Shadow proteins in thymus - Clues to how immune system works?
Researchers at Joslin Diabetes Center and Harvard Medical School have identified the function of a protein, dubbed aire, that is critical to helping immune cells learn to recognize--and avoid attacking--the far-flung organs and tissues of the body.

Larger blood reserves needed for ageing population
Larger reserves of blood will be needed as the population ages, predict researchers in this week's BMJ.

New study shows efficacy of gene therapy for Parkinson's disease
In this week's Science, researchers report on the effectiveness of a new gene therapy approach to Parkinson's Disease and the potential for this therapy to affect the overall progression of the disease itself.

Gene therapy success in the laboratory buoys hope for Parkinson's disease
Scientists at Jefferson Medical College have used gene therapy to reverse the progression of Parkinson's disease in rats.

UT Southwestern researcher, colleagues report drug therapy eases chronic depression
A team of scientists representing 12 collaborating health-care centers, including UT Southwestern Medical Center at Dallas, have found that antidepressant therapy - specifically sertaline hydrochloride, or Zoloft - can enhance the lives of many chronically depressed patients.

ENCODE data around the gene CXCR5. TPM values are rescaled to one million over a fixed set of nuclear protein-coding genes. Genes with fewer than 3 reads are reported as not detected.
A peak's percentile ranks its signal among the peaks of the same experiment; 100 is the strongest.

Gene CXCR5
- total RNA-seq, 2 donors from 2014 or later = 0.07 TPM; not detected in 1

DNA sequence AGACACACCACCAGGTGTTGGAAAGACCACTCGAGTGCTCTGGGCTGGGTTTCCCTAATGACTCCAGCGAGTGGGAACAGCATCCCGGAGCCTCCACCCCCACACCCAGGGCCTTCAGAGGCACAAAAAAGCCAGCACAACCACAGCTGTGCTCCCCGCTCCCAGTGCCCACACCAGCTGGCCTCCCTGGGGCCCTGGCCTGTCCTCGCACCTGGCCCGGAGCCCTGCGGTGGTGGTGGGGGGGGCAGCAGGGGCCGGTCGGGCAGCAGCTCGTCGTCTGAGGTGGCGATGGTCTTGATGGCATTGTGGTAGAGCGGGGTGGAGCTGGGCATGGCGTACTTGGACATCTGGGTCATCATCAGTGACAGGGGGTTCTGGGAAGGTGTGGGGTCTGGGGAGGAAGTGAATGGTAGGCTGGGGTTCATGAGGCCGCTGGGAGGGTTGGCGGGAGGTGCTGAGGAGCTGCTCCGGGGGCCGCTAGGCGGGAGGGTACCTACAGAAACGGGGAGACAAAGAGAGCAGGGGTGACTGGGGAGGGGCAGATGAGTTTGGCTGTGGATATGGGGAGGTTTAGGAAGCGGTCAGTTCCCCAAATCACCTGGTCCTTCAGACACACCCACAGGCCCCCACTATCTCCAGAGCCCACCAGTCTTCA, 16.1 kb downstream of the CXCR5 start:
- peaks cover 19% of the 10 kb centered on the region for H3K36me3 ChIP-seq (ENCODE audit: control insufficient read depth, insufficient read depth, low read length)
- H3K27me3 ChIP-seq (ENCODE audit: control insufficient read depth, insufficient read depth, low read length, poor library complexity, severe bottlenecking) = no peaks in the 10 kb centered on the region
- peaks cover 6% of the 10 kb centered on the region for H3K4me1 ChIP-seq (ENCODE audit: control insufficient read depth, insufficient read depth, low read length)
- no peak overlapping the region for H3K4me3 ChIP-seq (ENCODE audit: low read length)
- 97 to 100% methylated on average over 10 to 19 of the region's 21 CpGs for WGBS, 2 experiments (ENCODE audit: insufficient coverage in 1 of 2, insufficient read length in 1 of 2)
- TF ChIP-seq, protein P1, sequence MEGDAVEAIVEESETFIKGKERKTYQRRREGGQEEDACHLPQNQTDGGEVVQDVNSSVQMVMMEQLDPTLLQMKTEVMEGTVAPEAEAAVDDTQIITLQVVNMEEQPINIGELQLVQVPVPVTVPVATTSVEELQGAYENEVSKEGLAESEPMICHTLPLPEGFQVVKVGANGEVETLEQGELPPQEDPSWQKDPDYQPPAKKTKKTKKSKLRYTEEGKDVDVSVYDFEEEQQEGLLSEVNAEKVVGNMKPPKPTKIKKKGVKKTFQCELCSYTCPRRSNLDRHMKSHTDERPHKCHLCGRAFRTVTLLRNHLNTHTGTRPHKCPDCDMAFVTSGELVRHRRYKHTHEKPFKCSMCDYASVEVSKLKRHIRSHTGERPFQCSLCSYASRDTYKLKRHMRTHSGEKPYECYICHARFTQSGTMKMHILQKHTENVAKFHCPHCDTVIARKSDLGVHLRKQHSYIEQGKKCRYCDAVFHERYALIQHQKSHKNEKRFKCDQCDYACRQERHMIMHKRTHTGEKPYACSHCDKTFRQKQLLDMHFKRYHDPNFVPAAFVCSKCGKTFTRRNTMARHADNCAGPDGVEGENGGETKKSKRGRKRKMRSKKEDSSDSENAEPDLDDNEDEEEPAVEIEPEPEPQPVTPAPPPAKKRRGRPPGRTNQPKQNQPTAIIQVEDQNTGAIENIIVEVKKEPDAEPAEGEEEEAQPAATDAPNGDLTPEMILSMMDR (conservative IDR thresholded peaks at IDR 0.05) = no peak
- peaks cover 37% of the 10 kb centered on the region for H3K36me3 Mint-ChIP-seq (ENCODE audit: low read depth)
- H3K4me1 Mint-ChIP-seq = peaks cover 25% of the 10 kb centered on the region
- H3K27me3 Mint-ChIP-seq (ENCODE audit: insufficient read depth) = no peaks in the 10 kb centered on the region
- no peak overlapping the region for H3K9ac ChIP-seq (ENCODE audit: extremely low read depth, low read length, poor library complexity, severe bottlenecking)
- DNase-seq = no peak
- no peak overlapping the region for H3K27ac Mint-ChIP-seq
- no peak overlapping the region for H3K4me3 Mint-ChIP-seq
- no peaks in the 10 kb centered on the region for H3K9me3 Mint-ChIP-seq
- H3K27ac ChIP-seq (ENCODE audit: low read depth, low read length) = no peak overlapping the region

Cancer survival rates higher than previously assumed
Conventional estimates for life expectancy after cancer diagnosis have been too pessimistic, suggests a study in this week's issue of THE LANCET.

Lancet readers to join WHO election debate
This week's issue heralds the start of The Lancet's coverage of the build-up to the election of a new Director-General of the World Health Organisation (WHO)-and Lancet readers are being invited to join the debate about who should be proposed as the next WHO leader.

Stroke: Journal of the American Heart Association moves to Web-based rapid access weekly publication
The American Heart Association has launched Stroke ASAP, a rapid access publication that provides Internet publication ahead of print for journal articles from Stroke: Journal of the American Heart Association.

Mayo Clinic hosting national conference to help women fight their #1 killer
The Mayo Clinic Women's Heart Clinic is hosting a conference from Oct.

Atorvastatin shown to decrease heart disease and stroke (more follows)
A major European trial studying different blood pressure treatments and the effects of additional cholesterol lowering, announces today that it has stopped part of its trial earlier than expected because results collected already show a significant benefit to patients on one of its treatments.

Sex and genetics: Why birds are unfaithful to their partners
Matings between relatives have negative consequences for the offspring, a phenomenon known as inbreeding depression.

Disruption caused by job loss may affect entire family
The recent downturn in the nation's economy is aiding researchers in understanding and addressing the psychosocial ill-affects of joblessness on America's families.